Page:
Gabriel Garcia Marquez 1927-2014.  Remembering a literary giant through the front pages of newspapers worldwide.

This is a special edition of TheMarioBlog paying tribute to Gabriel Garcia Marquez.  The next blog post is set for Monday, April 21

I first encountered the magic of Gabriel Garcia Marquez as a senior student at the University of South Florida. We were reading One Hundred Years of Solitude in the original Spanish, and what a rich experience that was.  This was not just another required novel we had to read. It was a masterpiece in which the author dealt with the real and the surreal, sometimes within the same sentence.  It was also an opportunity to see that love and broken hearts are such a part of the human condition that they don't pay attention to class standing.

When Garcia Marquez died in Mexico Thursday, at age 87, the world quickly gathered to mourn the loss of one of the greatest writers of the 20th Century.  "The world mourns Gabo," read a headline in El Tiempo. Colombia declared a 3-day mourning period to honor one of its most distinguished sons and without a doubt the best known Colombian ever.

I immediately contacted Beiman Pinilla, art director of El Tiempo, for samples and was not at all surprised to see that the national newspaper of the country where Garcia Marquez was born stopped the presses and published an EXTRA edition, something I thought printed newspapers would not do anymore.


Gabo on every front page



La Republica, Peru (courtesy of Ricardo Cervera)








Soon, art directors of other newspapers were sending their pages as well. Gabo, the Nobel Prize Winner for Literature (1982), made it on a majority of front pages published Friday around the world.

Many of us will retrieve our copies of One Hundred Years of Solitude, Love in the Time of the Cholera or The Autumn of the Patriarch, to re read them and to bask in the language that made Garcia Marquez' prose exquisite to the ear, not just the mind.

A piece in The New York Times describes Garcia Marquez as The Magus of magical realism, a well deserved title for this man from a small town in Colombia--not too different from his fictitious Macondo--whose fertile imagination took us on universal journeys of life and death, love, longing and heartbreak.  While his literature is deeply rooted in the Latin America that he loved but probably could not come to terms with, the messages in his works are universal, a reason they are translated to dozens of languages.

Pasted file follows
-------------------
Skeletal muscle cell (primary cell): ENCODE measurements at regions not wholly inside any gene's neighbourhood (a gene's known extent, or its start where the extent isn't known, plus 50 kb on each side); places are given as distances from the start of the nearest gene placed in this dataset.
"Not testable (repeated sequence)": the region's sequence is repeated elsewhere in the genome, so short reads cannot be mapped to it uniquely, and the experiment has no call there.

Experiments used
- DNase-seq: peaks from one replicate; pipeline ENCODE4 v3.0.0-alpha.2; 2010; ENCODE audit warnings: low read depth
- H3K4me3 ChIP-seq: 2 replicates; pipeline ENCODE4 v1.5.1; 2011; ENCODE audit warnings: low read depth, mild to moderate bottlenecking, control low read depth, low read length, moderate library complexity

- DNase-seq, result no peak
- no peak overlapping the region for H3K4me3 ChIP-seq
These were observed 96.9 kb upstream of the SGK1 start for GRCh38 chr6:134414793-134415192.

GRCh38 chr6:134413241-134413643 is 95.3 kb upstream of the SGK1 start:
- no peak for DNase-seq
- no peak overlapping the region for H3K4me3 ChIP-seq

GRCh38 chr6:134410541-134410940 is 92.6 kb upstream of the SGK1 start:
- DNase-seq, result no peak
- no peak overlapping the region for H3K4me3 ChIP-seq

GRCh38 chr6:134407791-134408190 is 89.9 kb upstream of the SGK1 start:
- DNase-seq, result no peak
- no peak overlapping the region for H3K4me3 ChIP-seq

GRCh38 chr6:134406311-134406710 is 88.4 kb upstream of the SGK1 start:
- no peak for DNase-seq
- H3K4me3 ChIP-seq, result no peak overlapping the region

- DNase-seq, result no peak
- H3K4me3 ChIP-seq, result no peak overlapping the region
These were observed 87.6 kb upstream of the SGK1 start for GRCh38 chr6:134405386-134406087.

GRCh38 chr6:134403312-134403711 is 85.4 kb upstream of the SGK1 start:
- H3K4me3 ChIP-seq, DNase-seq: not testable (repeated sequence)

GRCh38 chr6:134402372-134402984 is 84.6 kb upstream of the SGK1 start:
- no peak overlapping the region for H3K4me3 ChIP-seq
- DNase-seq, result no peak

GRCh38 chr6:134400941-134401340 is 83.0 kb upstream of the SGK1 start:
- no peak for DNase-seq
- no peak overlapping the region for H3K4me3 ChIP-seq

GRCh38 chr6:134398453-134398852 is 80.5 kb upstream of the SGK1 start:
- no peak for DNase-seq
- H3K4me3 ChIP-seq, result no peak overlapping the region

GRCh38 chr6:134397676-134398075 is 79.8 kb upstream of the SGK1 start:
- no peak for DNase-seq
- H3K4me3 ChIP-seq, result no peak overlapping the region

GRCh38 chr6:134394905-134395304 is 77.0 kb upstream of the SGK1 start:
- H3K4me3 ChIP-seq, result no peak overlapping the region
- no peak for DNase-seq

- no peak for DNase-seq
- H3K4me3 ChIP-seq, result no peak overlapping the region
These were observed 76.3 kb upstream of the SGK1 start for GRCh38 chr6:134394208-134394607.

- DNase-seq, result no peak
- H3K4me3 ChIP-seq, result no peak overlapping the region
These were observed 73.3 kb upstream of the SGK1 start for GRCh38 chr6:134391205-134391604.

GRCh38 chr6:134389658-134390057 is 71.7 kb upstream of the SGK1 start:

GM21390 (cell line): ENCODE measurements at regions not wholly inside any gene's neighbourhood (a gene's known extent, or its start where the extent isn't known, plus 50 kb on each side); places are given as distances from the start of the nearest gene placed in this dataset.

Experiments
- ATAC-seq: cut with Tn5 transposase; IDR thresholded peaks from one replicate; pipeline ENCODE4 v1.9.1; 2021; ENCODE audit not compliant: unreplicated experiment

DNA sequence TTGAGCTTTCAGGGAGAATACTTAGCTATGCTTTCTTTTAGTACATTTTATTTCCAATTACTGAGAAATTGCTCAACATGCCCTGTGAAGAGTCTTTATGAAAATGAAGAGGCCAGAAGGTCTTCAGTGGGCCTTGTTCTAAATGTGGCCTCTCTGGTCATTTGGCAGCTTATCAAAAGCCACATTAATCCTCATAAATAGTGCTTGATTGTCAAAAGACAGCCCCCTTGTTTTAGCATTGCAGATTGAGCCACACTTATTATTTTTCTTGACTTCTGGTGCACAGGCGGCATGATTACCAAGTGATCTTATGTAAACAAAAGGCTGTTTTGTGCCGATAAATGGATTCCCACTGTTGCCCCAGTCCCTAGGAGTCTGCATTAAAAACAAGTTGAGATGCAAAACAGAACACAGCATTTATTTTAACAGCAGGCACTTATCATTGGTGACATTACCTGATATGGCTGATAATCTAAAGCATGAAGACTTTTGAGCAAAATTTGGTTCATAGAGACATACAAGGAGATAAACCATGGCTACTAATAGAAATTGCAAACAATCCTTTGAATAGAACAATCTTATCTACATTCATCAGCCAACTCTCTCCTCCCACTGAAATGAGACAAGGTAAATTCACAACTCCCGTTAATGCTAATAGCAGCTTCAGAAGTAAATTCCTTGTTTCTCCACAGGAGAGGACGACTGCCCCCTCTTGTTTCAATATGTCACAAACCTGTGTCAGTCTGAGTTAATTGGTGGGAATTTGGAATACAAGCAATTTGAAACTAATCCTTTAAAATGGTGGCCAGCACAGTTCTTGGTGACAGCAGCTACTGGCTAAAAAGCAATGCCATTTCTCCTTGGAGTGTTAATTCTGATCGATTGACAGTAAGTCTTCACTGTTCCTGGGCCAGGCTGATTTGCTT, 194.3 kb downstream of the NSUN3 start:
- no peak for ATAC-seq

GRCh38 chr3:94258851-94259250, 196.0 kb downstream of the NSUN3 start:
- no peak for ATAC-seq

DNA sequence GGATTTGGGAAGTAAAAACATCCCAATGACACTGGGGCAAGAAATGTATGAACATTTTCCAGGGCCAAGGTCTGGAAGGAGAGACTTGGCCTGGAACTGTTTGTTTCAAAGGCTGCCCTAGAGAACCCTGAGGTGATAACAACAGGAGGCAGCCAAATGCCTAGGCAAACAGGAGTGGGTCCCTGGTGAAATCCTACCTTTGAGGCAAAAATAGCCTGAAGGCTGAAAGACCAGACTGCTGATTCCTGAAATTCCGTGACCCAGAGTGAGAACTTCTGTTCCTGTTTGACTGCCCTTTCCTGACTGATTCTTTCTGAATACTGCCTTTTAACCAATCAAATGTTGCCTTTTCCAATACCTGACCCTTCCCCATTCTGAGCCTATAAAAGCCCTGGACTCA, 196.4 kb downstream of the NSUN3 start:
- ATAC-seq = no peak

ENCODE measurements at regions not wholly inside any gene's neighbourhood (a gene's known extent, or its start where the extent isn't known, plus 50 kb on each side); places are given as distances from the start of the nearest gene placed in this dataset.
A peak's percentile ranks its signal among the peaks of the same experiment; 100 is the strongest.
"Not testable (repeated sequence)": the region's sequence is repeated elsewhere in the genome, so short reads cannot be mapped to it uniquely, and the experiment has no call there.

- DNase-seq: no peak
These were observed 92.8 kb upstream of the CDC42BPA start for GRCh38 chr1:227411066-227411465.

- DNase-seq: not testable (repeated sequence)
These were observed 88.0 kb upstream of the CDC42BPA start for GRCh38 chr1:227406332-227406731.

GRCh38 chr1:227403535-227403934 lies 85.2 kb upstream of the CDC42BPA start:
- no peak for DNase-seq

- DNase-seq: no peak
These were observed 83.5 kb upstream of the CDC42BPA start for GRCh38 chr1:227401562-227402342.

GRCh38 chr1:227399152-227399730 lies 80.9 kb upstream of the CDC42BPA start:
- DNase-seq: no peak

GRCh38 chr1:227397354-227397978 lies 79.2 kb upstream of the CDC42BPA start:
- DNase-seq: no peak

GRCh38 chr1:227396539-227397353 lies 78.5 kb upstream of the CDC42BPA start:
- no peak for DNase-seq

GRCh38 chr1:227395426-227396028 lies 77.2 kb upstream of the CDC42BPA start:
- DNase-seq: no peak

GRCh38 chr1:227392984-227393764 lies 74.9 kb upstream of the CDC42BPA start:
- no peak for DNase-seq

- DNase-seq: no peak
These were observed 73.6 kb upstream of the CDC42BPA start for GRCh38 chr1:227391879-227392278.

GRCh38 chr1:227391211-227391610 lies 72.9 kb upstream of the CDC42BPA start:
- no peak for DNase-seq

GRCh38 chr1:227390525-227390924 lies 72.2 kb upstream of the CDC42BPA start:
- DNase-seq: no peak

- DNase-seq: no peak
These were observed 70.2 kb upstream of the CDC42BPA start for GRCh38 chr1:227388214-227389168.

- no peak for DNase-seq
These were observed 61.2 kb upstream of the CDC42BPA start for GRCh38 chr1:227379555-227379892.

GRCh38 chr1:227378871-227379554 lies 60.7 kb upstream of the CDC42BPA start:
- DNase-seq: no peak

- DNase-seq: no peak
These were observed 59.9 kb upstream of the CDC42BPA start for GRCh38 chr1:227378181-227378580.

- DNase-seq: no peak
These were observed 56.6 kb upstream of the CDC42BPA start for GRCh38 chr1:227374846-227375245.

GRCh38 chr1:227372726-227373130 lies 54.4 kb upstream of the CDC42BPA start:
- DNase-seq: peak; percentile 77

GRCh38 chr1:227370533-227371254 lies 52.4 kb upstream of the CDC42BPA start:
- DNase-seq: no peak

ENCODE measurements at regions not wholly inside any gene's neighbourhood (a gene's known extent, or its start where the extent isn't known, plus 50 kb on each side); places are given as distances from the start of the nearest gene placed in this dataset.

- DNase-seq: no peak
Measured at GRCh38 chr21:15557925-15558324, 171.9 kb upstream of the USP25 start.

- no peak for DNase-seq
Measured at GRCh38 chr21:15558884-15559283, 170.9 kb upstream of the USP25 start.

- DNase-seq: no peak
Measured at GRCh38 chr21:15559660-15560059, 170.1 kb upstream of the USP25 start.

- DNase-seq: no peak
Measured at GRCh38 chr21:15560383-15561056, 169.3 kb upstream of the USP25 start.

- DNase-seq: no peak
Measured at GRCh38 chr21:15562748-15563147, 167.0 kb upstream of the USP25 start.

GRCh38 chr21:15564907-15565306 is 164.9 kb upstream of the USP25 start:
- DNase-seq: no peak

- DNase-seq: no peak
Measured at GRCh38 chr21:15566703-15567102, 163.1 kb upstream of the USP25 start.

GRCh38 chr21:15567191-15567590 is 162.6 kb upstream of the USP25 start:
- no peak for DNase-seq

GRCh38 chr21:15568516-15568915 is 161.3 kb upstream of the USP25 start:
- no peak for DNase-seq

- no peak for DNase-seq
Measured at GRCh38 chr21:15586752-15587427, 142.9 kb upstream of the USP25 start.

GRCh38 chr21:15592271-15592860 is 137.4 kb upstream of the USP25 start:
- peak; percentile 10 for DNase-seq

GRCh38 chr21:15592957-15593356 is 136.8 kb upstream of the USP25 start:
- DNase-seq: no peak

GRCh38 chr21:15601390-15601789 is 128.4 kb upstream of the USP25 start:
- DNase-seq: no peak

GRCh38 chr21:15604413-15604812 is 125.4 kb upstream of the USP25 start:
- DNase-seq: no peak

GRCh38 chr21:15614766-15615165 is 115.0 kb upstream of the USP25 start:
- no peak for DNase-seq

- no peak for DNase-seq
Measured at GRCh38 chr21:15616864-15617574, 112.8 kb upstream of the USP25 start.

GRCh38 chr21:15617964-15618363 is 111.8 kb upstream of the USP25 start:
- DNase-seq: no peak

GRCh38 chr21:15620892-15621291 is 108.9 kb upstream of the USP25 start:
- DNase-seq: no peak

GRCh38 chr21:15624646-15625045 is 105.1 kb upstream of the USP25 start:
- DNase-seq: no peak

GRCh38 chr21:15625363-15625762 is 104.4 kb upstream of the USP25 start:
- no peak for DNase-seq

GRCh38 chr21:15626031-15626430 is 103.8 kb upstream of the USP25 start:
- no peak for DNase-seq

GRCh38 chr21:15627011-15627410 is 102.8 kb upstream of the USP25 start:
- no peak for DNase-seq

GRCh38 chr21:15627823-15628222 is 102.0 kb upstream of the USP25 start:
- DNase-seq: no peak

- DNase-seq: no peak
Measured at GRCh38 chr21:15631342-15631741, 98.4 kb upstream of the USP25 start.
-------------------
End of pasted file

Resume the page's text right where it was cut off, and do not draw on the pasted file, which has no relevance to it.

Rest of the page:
Magical realism is all about Garcia Marquez' imaginary, phantasmagorical world, one that we could only access through his words.  

When we first encounter the magical realism of Garcia Marquez we are a bit shocked by the fact that the real and surreal coexist so well in the author's mind. Eventually, after 50 pages or so, we have become thoroughly familiarized and fascinated with the magic that Garcia Marquez evokes.  By then, we know that in the world of Gabo the extraordinary blends with the ordinary. We begin to get comfortable with the omnipresence of ghosts, or the fact that the matriarch of One Hundred Years of Solitude lives to be 130 years.  We witness how the concept of time slips through our fingers the more we advance into any of Garcia Marquez' stories, but particularly One Hundred Years of Solitude. The author is always reminding us that while time moves, the human condition does not seem to be affected by it: we continue to make the same mistakes, generation after generation.

It is as if Garcia Marquez insists on a basic theory that is the foundation of his work:  we are going to be born, we are going to love hard, we are going to suffer even harder, and we will die. The cycle will repeat itself, while the ghosts around us may change.

Harold Bloom, a critic, has referred to One Hundred Years of Solitude as a sort of "aesthetic battle fatigue, since every page is rammed full of life beyond the capacity of any single reader to absorb...".

This is probably true, and one reason why many of us have read that novel more than once.  It is a timeless work to be revisited at various stages of our lives, deriving different experiences and reactions each time.

While Gabo has found his eternal solitude, we are happy to have his works to revisit for generations to come.

In Love in the Time of the Cholera, one of the characters said "the only thing that pains me about dying is not to have died of love."

In the case of Gabo, he has died very much loved.

Of related interest:

Bloom, Harold. Bloom's Critical Interpretations: Edited and with an Introduction by Harold Bloom: "Gabriel García Márquez's One Hundred Years of Solitude". Philadelphia: Chelsea House Publishers, 2003



TheMarioBlog post # 1468
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